There have been many articles written about the Death of Instructional Design. Whether you believe Instructional Design is a dying breed or one that is evolving into something new, the question is really “Is instructional design a skill or a job role?”
What is clear is that the current model where all training requests are fulfilled by a select group of instructional designers does not scale in the corporate world. With the ever-increasing speed of business, the demand for training exceeds available resources. If you need to prepare for a new sales program or product rollout, how can you shorten the cycle from concept to delivery?
The traditional model has been to match instructional designers (ID) with subject matter experts (SME), who spend their time trying to transfer knowledge from the SME to ID. This process typically requires weeks, sometimes months, given the nature of the content and tools available. There's no way a SME can devote the time to learn how to use tools like Storyline, video editing, Illustrator, Photoshop, etc. or the very basic theory of adult learning. What is the best way to shorten this cycle?
One approach would be to increase capacity, i.e. get more IDs or SMEs. But most organizations do not have the resources or this luxury. Another option is to outsource functions to external vendors. But they do not have the operational expertise to design the right solution. How can you optimize the process to reduce the SME to ID knowledge transfer while maintaining a low-cost approach?
Most instructional designers will tell you that you can’t train SMEs to be IDs. No one will argue that professionally trained instructional designers have much more experience in this domain. However, one can no longer simply ignore the issue of whether or not technology driven frameworks can be applied to automate instructional design best practices. This is being done in many other business functions, so why not instructional design?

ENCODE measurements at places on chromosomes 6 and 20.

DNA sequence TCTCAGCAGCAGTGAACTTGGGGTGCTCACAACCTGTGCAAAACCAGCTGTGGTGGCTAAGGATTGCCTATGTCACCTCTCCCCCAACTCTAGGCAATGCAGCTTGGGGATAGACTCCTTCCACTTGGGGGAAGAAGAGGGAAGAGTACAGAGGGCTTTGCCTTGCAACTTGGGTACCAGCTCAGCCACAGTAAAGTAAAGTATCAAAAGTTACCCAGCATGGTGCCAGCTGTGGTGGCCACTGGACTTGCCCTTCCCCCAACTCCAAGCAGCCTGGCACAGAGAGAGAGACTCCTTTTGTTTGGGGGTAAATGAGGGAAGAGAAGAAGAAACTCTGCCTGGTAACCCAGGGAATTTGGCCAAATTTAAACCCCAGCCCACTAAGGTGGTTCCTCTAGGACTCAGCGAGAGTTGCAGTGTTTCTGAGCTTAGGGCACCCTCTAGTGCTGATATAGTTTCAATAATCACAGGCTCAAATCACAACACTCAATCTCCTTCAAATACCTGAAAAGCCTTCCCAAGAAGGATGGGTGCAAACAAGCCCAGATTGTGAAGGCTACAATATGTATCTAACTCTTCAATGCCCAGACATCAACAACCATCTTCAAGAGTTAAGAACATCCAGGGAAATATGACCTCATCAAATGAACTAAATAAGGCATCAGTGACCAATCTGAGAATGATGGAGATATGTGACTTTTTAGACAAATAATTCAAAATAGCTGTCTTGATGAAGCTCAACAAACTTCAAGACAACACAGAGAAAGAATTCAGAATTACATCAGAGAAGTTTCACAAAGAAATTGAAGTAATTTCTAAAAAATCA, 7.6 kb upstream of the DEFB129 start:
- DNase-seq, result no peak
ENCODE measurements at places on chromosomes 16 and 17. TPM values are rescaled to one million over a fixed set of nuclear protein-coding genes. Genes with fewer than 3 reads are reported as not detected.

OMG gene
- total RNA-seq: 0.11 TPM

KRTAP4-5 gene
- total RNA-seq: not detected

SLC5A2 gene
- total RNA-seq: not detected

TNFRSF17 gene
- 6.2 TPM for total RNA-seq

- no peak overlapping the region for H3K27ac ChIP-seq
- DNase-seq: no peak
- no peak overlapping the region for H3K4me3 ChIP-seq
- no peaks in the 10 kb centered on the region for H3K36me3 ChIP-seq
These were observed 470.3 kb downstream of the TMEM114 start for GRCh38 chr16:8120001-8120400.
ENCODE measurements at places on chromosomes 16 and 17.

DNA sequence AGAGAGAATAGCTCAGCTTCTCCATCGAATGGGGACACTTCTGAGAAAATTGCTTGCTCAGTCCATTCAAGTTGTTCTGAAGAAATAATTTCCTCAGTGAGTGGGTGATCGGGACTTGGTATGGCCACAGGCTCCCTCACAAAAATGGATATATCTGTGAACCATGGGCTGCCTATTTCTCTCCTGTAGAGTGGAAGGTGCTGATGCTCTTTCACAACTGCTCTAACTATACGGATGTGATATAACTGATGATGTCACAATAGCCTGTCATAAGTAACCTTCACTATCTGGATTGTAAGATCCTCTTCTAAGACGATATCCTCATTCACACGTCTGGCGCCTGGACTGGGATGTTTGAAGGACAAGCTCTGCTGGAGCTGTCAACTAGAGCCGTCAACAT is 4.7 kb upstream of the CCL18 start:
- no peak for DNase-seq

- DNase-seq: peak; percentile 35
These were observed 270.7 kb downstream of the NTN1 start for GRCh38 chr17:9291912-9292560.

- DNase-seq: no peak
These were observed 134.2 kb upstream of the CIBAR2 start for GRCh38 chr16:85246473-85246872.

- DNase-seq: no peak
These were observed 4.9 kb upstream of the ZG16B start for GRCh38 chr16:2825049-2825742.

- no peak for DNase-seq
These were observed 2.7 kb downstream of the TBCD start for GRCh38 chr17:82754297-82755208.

For example, in software engineering there once was a great divide between development and testing. As the software got more sophisticated, more and more manual testing was added. Over time, people realized this couldn’t scale. Tools were built to aid developers with testing. Test-driven development became the new standard process. Quality engineers moved on to new work, away from manual testing. Everyone benefitted from this change.
The same approach is needed for training. Instructional design-driven development can be optimized with automation. What if instead of trying to transfer the knowledge from SME to ID, the solution became transferring instructional design skills to SMEs through technology? What if artificial intelligence/machine learning can be used to make recommendations to SMEs? Now that would be a future everyone would invest in.
Another approach might be to use multiple tools such as project management, mind maps, Google docs, collaboration, etc. While this may offer some improvements in communication, this does not address the fundamental issues of training SMEs how to follow best practices. In the new world, SMEs are responsible for directly creating the content, not just handing over large piles of documents and slides to IDs.
Subject Matter Experts can be taught how to follow sound instructional design principles. Creating objectives and aligning activities and assessments is not magic. Suggestions can be driven from data to guide the SME. The time from request to delivery can be significantly reduced through technology.
Learn how technology is changing how we design training.
Instructional designers need to up their game and learn new skills, including user experience design, content curation, and knowledge management. The business doesn’t gain value if an ID tries to learn hundreds of topics as fast as possible. It just means that you will continue to fall further behind as the volume and speed of inbound training requests grow.
If you want a technology-driven solution that guides SMEs to best practices and eliminates the time it takes to transfer knowledge to IDs, check out Synapse. It’ scalable, easy to use, and includes features to allow IDs to help SMEs work more productively. It’s a new way to make sure that everyone has the basic instructional design skills required to build effective training. And one that allows IDs to be freed up to do new things.